Saturday, July 21, 2007


A few years ago, I was visiting with a friend at his mother's house. His mother lived with his grandmother, and the two of them were moving in a few months. Inadvertently, they had the cable turned off too soon. So here they were, two months or more from their move date without any TV.
"Do you have an antenna for the TV?" I asked. "I remember when I was the remote control and the antenna, so I know you do, too. If we can find the antenna, you can at least watch the local news and stuff."
"I think we do," said his mother as she looked on the TV stand. Sure enough, there it was. It was a rather large TV, and the antenna stretched out several feet. "Can you help us plug it in?"
The TV had a coaxial connection, but the antenna still had the two wires coming off of it. We needed a small adapter. I was sure it had come with the TV; they all do these days.
"You are going to need a little adapter that looks like this." I proceeded to describe the piece and even drew a little picture. "It's probably in one of your crap drawers. You know, the one that you throw things in just in case you might need them one day."
My friend rushed into the attic to find a box which might contain the needed item. There was much stumbling and crashing.
His mother began to rummage through several kitchen drawers looking for
it. She emitted infrequent shrieks of panic when she thought she was close.
His grandmother and I went out to the garage, she to work on the laundry, I to look through a few old , dusty cabinets in search of the adapter.
Being young and somewhat rash, I muttered to what I thought was myself about myself and my friend and his mom, "What a couple of assholes."
Nearly immediately his grandmother, with a bemused smirk, said much louder than was necessary, "I am not an asshole."
A box hit the ceiling joists and crashed into the sheetrock. A drawer rattled shut quickly. Something metal clanged to the floor. Steps heaved noisily from someone rushing out of the attic.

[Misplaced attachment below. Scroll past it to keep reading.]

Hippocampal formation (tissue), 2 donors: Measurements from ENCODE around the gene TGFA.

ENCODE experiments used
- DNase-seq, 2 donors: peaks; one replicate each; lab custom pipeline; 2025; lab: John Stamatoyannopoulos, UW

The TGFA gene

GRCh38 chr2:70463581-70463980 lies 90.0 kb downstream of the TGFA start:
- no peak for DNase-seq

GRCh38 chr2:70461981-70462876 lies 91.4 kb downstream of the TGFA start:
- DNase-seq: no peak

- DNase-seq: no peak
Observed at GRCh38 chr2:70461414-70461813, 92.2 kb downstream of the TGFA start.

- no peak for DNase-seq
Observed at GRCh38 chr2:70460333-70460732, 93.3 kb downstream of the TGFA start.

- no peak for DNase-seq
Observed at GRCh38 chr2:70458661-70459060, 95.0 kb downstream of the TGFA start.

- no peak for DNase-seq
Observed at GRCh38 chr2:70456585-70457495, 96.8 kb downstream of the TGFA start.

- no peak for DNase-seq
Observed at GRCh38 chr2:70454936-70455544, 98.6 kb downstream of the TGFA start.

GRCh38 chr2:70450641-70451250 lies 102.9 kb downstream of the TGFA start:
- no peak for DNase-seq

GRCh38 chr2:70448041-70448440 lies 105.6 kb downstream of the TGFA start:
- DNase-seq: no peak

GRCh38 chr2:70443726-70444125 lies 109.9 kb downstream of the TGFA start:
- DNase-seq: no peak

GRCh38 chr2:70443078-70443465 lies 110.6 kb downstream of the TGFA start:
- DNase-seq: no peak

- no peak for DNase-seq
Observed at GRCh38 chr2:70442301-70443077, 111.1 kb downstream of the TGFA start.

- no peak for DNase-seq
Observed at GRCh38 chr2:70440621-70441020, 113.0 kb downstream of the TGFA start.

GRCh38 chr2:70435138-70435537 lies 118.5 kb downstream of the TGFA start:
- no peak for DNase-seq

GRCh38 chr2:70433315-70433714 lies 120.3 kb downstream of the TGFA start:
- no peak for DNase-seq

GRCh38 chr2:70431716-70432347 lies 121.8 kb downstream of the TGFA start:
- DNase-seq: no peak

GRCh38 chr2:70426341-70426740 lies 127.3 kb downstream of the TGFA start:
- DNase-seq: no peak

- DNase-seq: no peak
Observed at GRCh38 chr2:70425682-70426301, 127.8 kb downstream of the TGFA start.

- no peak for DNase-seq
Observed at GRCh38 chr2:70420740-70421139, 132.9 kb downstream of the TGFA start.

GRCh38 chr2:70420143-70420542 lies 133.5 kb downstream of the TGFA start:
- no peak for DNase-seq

I stood in the garage agape, staring at my friends grandmother who looked as though she were about to giggle.
"Did you just call my grandmother an asshole?" he blurted.
"Did you call my mother an asshole?" she screamed.
"I was calling you...I mean, I didn't say...I was talking about you and... I didn't mean for anyone...It was just that...umm...You and your...I didn't mean your grandmother...Shit." I replied.
His grandmother's smile got larger and larger as I struggled to clarify my comments. It was clear that I had vocalized something that perhaps I should not have. I apologized profusely and for a long time.
We eventually found the adapter and all was well, sort of.
And that was the end of it, I thought.
For many years, whenever I would see his grandmother, whether Easter or Mardi Gras or Christmas, before leaving I would go to give her a hug and a little kiss. And inevitably, she would whisper to just me, with a smile, "Take care of yourself. Asshole."

Just this week, I learned that she died. I am sad for my friends who are her amazing grandsons and for their mother. I know that I will miss her tremendously. I can only imagine how much they will miss her. My condolences go out to all of her family in their time of loss.

May you rest in peace.

1 comment:

dillyberto said...

Believe you me, your post is poetry.

It captures a great moment more than any photo.

I feel myself dropping the box in the attic all over again.

I remember the emotion of angst when June had part of her colon removed. You and I went to visit her in Lakeside Hospital. She was lady-like and gentle to me and smiled when she said "hi, asshole" to you.

She loved you and was very pleased to know you married a good girl as Suzanne and I both attested to on your behalf.